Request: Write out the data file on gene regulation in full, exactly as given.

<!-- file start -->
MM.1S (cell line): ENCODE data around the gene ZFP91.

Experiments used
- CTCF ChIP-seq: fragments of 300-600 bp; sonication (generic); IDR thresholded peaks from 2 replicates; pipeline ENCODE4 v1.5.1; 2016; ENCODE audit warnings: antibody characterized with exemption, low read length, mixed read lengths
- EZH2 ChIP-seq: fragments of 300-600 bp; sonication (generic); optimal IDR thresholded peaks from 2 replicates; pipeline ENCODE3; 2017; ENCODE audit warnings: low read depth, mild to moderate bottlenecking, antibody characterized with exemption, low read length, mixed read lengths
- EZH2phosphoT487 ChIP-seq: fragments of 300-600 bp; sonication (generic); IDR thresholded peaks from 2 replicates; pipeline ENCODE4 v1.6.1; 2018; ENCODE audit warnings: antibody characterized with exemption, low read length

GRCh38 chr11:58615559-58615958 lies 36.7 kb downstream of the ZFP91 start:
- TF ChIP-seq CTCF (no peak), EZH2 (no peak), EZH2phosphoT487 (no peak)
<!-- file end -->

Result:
MM.1S (cell line): ENCODE data around the gene ZFP91.

Experiments used
- CTCF ChIP-seq: fragments of 300-600 bp; sonication (generic); IDR thresholded peaks from 2 replicates; pipeline ENCODE4 v1.5.1; 2016; ENCODE audit warnings: antibody characterized with exemption, low read length, mixed read lengths
- EZH2 ChIP-seq: fragments of 300-600 bp; sonication (generic); optimal IDR thresholded peaks from 2 replicates; pipeline ENCODE3; 2017; ENCODE audit warnings: low read depth, mild to moderate bottlenecking, antibody characterized with exemption, low read length, mixed read lengths
- EZH2phosphoT487 ChIP-seq: fragments of 300-600 bp; sonication (generic); IDR thresholded peaks from 2 replicates; pipeline ENCODE4 v1.6.1; 2018; ENCODE audit warnings: antibody characterized with exemption, low read length

GRCh38 chr11:58615559-58615958 lies 36.7 kb downstream of the ZFP91 start:
- TF ChIP-seq CTCF (no peak), EZH2 (no peak), EZH2phosphoT487 (no peak)